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The Female Body Image in Popular Media March 25, 2009

This is a subject that I’m hearing more and more about. I was too young to be aware of it in the late 70s or 80s but I do remember the stir that Kate Moss and ‘Heroin Chic’ caused in the 90s. In the late 90s and early 2000s, the trend swung back (as trends do) to curves – Jennifer Lopez, for example – but in truth, thin has always been in. Often, beauty buys what money can’t – admiration, leeway and popularity – and has done since the dawn of time. I want to look closer at the impact of these images and attempt to discover, in my own small way, why society handles them so very badly. The mediums of movies, TV, magazines and comic books are constantly under pressure to explain themselves, even as we continue to feed the machine. But why pass the buck? If there’s no demand, then there’s no supply.

Taking comics – or graphic novels if you prefer but, let’s be honest, they’re comics – these drawings of superwomen are exaggerated fantasies. There’s nothing demeaning or wrong about that. It’s actually quite complimentary to my gender. Yes, the outfits are skimpy and figure hugging but these women are like modern day Sheela na Gigs; breasts proudly on display, with firm buttocks, rounded child-bearing hips and lean, muscular arms and legs. Do I actually look like any of these females? Ummm, no, not really but I identify with the power that this physical form represents. When I hear criticism of the way women are represented in comics, I tend to think two things:

1 – I don’t hear these people moan about the fact that few women look like Botticelli’s Venus, or Johannes Vermeer’s Girl with the Pearl Earring, or other paintings of beautiful women.

People tend to get excited when a naked chick comes out of her shell

People tend to get excited when a naked chick comes out of her shell

2 – I also don’t know a lot of guys whose physique looks like this:

Batman/ Bruce Wayne and Capt. America inspire their own line of cheese graters

Batman/ Bruce Wayne and Capt. America inspire their own line of cheese graters

Yet men don’t complain about the way they’re represented. Is it because they’re mentally stronger and more confident? I doubt that’s the answer but it does beg the question – why? I don’t look like these superchicks but nor do I leap from building to building protecting the innocent and fighting crime.

Elektra and Black Canary – Looks that kill

Elektra and Black Canary – Looks that kill

I’m insulted when the people who protest these female images claim to speak for me. It’s presumptuous and I feel it makes the exact counter-point – that women can’t tell the difference between Black Canary or Elektra and themselves. Do they really believe that women are that weak and stupid? That’s not feminism, that’s patronizing.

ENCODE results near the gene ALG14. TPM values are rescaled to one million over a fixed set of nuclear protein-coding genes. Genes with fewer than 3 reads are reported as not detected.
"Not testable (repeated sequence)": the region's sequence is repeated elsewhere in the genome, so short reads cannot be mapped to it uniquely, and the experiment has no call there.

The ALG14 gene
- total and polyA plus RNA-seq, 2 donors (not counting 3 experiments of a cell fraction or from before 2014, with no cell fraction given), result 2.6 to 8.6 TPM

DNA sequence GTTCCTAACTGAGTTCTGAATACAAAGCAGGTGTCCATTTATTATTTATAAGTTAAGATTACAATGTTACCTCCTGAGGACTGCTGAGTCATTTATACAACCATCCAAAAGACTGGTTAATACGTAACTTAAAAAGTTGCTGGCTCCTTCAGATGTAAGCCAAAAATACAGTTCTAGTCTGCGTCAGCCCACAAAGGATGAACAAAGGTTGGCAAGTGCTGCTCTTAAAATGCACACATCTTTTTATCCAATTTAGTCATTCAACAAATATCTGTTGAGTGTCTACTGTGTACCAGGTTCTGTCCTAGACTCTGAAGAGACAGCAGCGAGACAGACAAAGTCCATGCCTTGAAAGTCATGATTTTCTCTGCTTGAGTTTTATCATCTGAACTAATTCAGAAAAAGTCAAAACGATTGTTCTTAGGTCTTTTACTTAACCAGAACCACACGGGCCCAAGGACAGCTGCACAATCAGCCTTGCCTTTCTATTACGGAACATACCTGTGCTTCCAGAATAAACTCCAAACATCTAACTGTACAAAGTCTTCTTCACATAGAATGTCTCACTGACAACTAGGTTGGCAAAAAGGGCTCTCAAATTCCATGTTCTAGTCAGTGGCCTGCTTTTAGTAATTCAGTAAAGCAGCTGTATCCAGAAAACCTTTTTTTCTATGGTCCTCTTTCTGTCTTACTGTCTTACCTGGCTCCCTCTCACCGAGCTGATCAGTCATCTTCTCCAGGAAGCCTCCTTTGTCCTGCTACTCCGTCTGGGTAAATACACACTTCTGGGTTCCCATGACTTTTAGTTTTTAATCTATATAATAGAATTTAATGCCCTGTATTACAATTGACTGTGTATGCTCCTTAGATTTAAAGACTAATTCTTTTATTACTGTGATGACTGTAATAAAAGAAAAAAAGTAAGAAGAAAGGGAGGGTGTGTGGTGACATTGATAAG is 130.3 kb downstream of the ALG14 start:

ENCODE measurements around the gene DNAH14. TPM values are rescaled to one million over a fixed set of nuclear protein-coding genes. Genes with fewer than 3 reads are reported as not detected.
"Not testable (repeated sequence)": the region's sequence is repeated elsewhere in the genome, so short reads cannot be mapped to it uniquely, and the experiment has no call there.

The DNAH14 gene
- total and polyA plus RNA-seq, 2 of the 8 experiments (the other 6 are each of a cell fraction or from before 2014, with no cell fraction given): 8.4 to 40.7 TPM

As far as magazines go, when you pick one up, you have to realize they want to sell you something. A lifestyle, a brand, an image. It’s not personal – it’s business. My philosophy is that women may not have such an issue if they put down Cosmopolitan (and publications like these), quit watching the TV equivalents of a fashion magazine, like Sex and the City (no, that is not your life. It’s nobody’s life because it’s fiction) and stopped fooling themselves that these things are trying to HELP. They’re not. By all means, read or watch for light entertainment but taking their collective messages to heart is a major mistake and will screw with your psyche. Cosmo, in particular, is like a friend that lures you into a false sense of security. It pretends to be your confidant, and then tells you you’re fat and ugly and unless you change immediately (‘How to – page 28!’) – no one will ever love fat, ugly, useless you.

Same pose, same fonts, same boring ‘advice’ stories. Women are buying the same magazine every month!

Same pose, same fonts, same boring ‘advice’ stories. Women are buying the same magazine every month!

Because it’s coming from this glossy ‘friend’, it’s readily believed, more so than a genuine compliment from a husband, boyfriend, a real friend or stranger. (Seriously ladies, we have to stop that. If someone says, for example, “you have gorgeous hair”, just say, “I grow it myself!” (ho, ho!) or simply, “thank you”. OK? The last reaction I want from someone after giving them a compliment is some ridiculous hemming and hawing about how; no, I am WRONG, the person does not look good and I am a complete ninny for thinking such thoughts. It makes me wish I hadn’t said a word). This is where men have it over on us chicks.

Generally speaking, men don’t take relationship quizzes, they don’t care really care about Brad Pitt’s style secrets and they don’t ‘boo-hoo’ over sad, sad stories or an extra 5 pounds. There’s nothing amiss about being girlie and enjoying fashion and make up and stuff like that but we should be ENJOYING these things. They should enhance our lives and make our existence more fun; not render us miserable and unhappy. Don’t purchase a magazine and then complain that it makes you feel crappy. Speak with your money and refuse to buy it. The content of these magazines is what I really object to; I don’t have a problem with the models. That’s their job – to be thin and photograph well. Aesthetically, clothes hang better on a thin frame than a larger one.

Part of this woman’s job is to never eat cake or Shepard’s Pie. Poor thing.

Part of this woman’s job is to never eat cake or fish n' chips. Poor thing.